Where I have to be careful is to not say no always… because sometimes there are things that might be good for me to stretch myself and do. Taking time to think helps me come up with the right answer for me.

    Mind you, I am categorically NOT saying no to the lovely shoes! Those are a YES!

  51. says

    awesome post!!! so inspiring.
    im really bad at saying no sometime… i need to work on it because some ppl take advantage of me time to time and it’s not good for relationship ><

    i would love to win any pair! thay are adorable~

  52. says

    “I can’t give you a sure fire formula for success, but I can give you a formula for failure: try to please everybody all the time” H. Swope

    Personally I usually say Yes……and then I take it away.
    Example, Yes I would love to give you a ride to the airport (big smile and happy customer for a few seonds)…then I follow up with, wait a second, I think I all ready made a commitment. I’d love to, but let me check to see if I can do it before I commit. Kind of like your “check my calendar”. I just add in a little white lie….
    Is that bad???

    Marc

  53. Denise Giroux says

    I learned to say no by observing my mother. I was always a people pleaser. Too afraid to say no in case I would offend, be perceived as lazy, or god forbid have someone angry at me. Then one day I was in my mother’s kitchen – during the two hours I was there she received seven phone calls and each one of them was a request for her time & effort. From my step sister asking her to babysit, to the church asking her to host an event, to a wheelchair bound friend calling to ask for a ride….everyone wanted something from my mom and she did not say no to a single one of them. Then I watched her have a mini meltdown trying to figure out how she was going to fit it all in while still getting her house cleaned (she’s a clean freak) for the company that was arriving to stay with her, getting dinner ready for her retired husband who was home all day while she was at work and perhaps finding some time to iron. It was in that two hour period that I vowed to stop my people pleasing ways and stop letting people take advantage. I did not want to become my mother the martyr.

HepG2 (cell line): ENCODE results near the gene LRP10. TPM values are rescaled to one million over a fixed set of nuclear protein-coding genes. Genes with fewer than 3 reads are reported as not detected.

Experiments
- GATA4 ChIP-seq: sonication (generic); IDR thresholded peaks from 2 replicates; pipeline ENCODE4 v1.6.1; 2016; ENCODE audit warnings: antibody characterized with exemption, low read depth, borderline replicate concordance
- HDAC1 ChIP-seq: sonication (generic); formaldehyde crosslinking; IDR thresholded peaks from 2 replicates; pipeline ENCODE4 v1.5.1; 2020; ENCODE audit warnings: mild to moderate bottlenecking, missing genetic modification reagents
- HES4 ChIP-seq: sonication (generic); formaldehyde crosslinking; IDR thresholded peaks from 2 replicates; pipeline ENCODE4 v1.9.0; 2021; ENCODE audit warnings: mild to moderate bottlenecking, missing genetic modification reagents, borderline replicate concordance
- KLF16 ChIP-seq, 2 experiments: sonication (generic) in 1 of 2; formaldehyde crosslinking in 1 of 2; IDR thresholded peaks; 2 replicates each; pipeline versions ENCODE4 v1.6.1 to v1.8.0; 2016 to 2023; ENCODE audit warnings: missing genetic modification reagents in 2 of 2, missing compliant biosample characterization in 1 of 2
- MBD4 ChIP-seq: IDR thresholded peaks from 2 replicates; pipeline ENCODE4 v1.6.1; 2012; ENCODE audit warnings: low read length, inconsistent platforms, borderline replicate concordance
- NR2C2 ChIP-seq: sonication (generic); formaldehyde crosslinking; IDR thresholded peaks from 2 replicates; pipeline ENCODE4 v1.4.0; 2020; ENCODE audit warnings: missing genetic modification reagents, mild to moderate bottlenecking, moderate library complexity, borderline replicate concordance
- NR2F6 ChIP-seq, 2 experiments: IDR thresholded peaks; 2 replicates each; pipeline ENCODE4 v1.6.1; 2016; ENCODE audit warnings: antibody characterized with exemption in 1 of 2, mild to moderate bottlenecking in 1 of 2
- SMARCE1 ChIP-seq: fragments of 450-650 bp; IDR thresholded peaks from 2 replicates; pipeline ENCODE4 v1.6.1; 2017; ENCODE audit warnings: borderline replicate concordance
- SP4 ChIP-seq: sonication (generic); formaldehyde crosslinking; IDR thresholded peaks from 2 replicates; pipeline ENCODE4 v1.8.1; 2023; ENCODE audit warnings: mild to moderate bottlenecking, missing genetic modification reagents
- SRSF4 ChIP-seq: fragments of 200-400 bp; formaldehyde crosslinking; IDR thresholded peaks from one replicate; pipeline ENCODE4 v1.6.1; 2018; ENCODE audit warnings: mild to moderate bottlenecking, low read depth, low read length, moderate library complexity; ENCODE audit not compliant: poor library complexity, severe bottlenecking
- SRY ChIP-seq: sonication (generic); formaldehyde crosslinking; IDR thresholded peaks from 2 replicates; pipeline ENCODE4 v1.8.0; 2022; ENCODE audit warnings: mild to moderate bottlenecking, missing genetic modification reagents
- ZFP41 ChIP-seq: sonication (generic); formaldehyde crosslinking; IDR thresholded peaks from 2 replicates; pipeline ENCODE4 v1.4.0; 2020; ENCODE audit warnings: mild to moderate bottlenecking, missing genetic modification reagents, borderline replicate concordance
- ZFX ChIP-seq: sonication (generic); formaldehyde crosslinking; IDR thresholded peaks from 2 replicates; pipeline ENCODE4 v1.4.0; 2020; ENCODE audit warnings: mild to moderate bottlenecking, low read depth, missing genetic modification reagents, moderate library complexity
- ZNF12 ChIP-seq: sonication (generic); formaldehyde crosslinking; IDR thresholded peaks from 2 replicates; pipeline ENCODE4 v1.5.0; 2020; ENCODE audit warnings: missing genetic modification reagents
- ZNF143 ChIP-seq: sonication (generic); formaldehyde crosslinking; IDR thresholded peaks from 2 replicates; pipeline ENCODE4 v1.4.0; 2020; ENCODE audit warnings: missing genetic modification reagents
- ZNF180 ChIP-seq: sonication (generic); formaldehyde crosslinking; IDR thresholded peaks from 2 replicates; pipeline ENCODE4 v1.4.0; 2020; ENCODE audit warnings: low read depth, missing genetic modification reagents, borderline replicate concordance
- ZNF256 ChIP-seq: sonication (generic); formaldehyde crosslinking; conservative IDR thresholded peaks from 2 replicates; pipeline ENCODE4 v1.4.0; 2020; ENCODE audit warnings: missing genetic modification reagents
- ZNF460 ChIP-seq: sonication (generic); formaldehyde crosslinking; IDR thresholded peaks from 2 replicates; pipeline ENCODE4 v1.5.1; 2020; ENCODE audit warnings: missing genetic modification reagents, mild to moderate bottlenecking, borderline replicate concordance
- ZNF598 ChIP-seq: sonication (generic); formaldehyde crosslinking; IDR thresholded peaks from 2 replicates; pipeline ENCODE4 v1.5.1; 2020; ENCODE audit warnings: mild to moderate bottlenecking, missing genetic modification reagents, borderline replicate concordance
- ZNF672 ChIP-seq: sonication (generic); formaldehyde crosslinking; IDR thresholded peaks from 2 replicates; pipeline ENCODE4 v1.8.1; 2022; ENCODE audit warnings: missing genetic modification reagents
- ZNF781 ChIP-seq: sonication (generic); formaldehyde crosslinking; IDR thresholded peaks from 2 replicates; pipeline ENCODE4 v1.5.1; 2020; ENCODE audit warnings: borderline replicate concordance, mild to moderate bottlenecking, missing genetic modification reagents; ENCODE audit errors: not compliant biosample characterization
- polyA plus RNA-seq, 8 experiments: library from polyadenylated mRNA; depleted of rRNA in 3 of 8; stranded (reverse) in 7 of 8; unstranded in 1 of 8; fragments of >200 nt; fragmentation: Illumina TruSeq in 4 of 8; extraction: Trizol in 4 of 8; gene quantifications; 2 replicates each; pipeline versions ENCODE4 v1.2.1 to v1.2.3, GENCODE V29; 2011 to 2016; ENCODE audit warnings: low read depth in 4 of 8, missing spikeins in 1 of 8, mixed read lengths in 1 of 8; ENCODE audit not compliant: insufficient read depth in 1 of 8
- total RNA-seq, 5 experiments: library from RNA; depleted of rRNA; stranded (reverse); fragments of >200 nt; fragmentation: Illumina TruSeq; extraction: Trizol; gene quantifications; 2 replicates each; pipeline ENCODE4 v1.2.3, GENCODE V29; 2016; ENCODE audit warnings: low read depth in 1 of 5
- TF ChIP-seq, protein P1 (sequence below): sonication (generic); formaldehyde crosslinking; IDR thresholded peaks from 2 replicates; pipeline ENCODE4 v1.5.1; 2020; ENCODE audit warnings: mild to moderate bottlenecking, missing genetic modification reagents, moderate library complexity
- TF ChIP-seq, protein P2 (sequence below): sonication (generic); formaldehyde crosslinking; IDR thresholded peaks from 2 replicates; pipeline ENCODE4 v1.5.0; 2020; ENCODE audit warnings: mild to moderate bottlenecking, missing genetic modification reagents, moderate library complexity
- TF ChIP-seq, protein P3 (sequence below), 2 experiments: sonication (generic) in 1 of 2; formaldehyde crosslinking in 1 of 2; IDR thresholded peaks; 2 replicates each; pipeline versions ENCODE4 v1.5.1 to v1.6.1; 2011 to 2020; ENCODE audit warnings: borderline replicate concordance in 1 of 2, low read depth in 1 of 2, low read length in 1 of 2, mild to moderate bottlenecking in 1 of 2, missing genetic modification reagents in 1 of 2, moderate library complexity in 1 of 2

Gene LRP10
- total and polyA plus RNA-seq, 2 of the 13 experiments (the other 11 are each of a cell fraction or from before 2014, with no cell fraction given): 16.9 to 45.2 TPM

You see I’ve discovered that people treat you the way you allow them to. If you allow them to take advantage they will, repeatedly. However, say no once or twice and they seem to find an easier target for their requests. I’ve also learned not to give and excuse/reason why I can’t. If my sister calls me to watch the kids and I don’t feel like it – I just say no. If she asks why I tell her it’s none of her business or that I just don’t feel like it. See I have no kids so she figured I have all the free time in the world and should be at her disposal. Not anymore.

    Love the slipstream – perfect for Canadian weather!!!

  54. says

    I lost a friend to ‘no’. I don’t really feel bad about it. She was unreasonable. My life was crazy. I didn’t need more crazy heaped on top. The funny part is, I didn’t say no. I said yes with conditions. She didn’t care for that none. It was the last time we ever spoke.

    I can say that since I found sanity and balance, that it is everything. Now I do what I have to, to protect that.

  55. says

    I learned that valuable lesson by saying no to domestic violence and taking my life back. I said no to physical and emotional bruises, and (almost) death by leaving. Now I say yes to life every day…

    And the shoes? I like the Chicane Chocolate

    Thanks for an awesome contest!!!

    *smiles*
    Michele
    aka Raw Juice Girl

  56. says

    Following the spirit of the post, I must say: NO, I cannot choose just one! I like the Chicane Black/Capris, the Halcyon Black and the Chicane Chocolate. (And all of the orange ones, but I’d never wear them.)

  57. says

    I like the Black Draft shoes. I used to be a constant “yes woman” but I am slowly realizing that saying no helps me do the things I say yes to even better.

  58. says

    For me, I just have to explain that I need to think it over. I then tell the person that if it isn’t right for me (not in a selfish way, but in a “can I do it and do it right” way), I am not going to do it, but I need to think it over to make that decision.

    By the way, I think the Cirque – Mens – MajorBrown would be the shoe for me. I would love to try slip ons, but I just like to have my shoes tighter on my feet.

  59. says

    Hoooo-weeeee, is this a blog post directly at the heart of my own life.

    While I’ve made some progress in the last year or so, my life has been seriously burdened by my inability to say no.